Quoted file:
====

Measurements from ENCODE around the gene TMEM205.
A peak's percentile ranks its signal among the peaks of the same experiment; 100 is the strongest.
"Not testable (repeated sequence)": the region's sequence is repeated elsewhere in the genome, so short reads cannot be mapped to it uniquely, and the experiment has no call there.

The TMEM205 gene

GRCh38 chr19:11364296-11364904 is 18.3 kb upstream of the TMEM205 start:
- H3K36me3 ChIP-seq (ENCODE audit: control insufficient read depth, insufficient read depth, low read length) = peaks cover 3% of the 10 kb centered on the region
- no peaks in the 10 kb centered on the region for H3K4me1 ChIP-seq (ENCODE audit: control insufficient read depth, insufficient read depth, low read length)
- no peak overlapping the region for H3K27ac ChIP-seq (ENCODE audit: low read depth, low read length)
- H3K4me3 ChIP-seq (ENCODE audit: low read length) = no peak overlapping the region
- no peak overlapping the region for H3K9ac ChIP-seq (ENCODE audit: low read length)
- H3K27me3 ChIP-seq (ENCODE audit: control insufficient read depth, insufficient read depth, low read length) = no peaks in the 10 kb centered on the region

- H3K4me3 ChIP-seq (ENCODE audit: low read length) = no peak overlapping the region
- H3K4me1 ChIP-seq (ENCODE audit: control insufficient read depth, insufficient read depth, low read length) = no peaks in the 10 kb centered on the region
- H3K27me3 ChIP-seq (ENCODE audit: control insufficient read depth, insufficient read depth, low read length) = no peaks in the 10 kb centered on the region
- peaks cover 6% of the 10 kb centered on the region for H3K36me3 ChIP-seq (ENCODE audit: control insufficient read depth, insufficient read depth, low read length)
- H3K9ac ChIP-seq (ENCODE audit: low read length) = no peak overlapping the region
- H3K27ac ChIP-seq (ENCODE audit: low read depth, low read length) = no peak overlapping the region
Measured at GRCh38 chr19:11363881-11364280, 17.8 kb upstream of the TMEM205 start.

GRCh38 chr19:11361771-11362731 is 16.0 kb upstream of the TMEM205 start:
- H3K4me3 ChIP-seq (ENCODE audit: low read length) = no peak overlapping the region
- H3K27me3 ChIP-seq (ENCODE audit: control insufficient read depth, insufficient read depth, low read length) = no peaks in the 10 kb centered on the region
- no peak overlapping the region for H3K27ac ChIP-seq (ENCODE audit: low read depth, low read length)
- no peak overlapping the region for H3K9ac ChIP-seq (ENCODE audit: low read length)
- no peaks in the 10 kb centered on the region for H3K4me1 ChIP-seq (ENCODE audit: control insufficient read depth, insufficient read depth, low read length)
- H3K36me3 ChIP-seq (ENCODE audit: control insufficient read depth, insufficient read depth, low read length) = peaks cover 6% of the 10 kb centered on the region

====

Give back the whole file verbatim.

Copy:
Measurements from ENCODE around the gene TMEM205.
A peak's percentile ranks its signal among the peaks of the same experiment; 100 is the strongest.
"Not testable (repeated sequence)": the region's sequence is repeated elsewhere in the genome, so short reads cannot be mapped to it uniquely, and the experiment has no call there.

The TMEM205 gene

GRCh38 chr19:11364296-11364904 is 18.3 kb upstream of the TMEM205 start:
- H3K36me3 ChIP-seq (ENCODE audit: control insufficient read depth, insufficient read depth, low read length) = peaks cover 3% of the 10 kb centered on the region
- no peaks in the 10 kb centered on the region for H3K4me1 ChIP-seq (ENCODE audit: control insufficient read depth, insufficient read depth, low read length)
- no peak overlapping the region for H3K27ac ChIP-seq (ENCODE audit: low read depth, low read length)
- H3K4me3 ChIP-seq (ENCODE audit: low read length) = no peak overlapping the region
- no peak overlapping the region for H3K9ac ChIP-seq (ENCODE audit: low read length)
- H3K27me3 ChIP-seq (ENCODE audit: control insufficient read depth, insufficient read depth, low read length) = no peaks in the 10 kb centered on the region

- H3K4me3 ChIP-seq (ENCODE audit: low read length) = no peak overlapping the region
- H3K4me1 ChIP-seq (ENCODE audit: control insufficient read depth, insufficient read depth, low read length) = no peaks in the 10 kb centered on the region
- H3K27me3 ChIP-seq (ENCODE audit: control insufficient read depth, insufficient read depth, low read length) = no peaks in the 10 kb centered on the region
- peaks cover 6% of the 10 kb centered on the region for H3K36me3 ChIP-seq (ENCODE audit: control insufficient read depth, insufficient read depth, low read length)
- H3K9ac ChIP-seq (ENCODE audit: low read length) = no peak overlapping the region
- H3K27ac ChIP-seq (ENCODE audit: low read depth, low read length) = no peak overlapping the region
Measured at GRCh38 chr19:11363881-11364280, 17.8 kb upstream of the TMEM205 start.

GRCh38 chr19:11361771-11362731 is 16.0 kb upstream of the TMEM205 start:
- H3K4me3 ChIP-seq (ENCODE audit: low read length) = no peak overlapping the region
- H3K27me3 ChIP-seq (ENCODE audit: control insufficient read depth, insufficient read depth, low read length) = no peaks in the 10 kb centered on the region
- no peak overlapping the region for H3K27ac ChIP-seq (ENCODE audit: low read depth, low read length)
- no peak overlapping the region for H3K9ac ChIP-seq (ENCODE audit: low read length)
- no peaks in the 10 kb centered on the region for H3K4me1 ChIP-seq (ENCODE audit: control insufficient read depth, insufficient read depth, low read length)
- H3K36me3 ChIP-seq (ENCODE audit: control insufficient read depth, insufficient read depth, low read length) = peaks cover 6% of the 10 kb centered on the region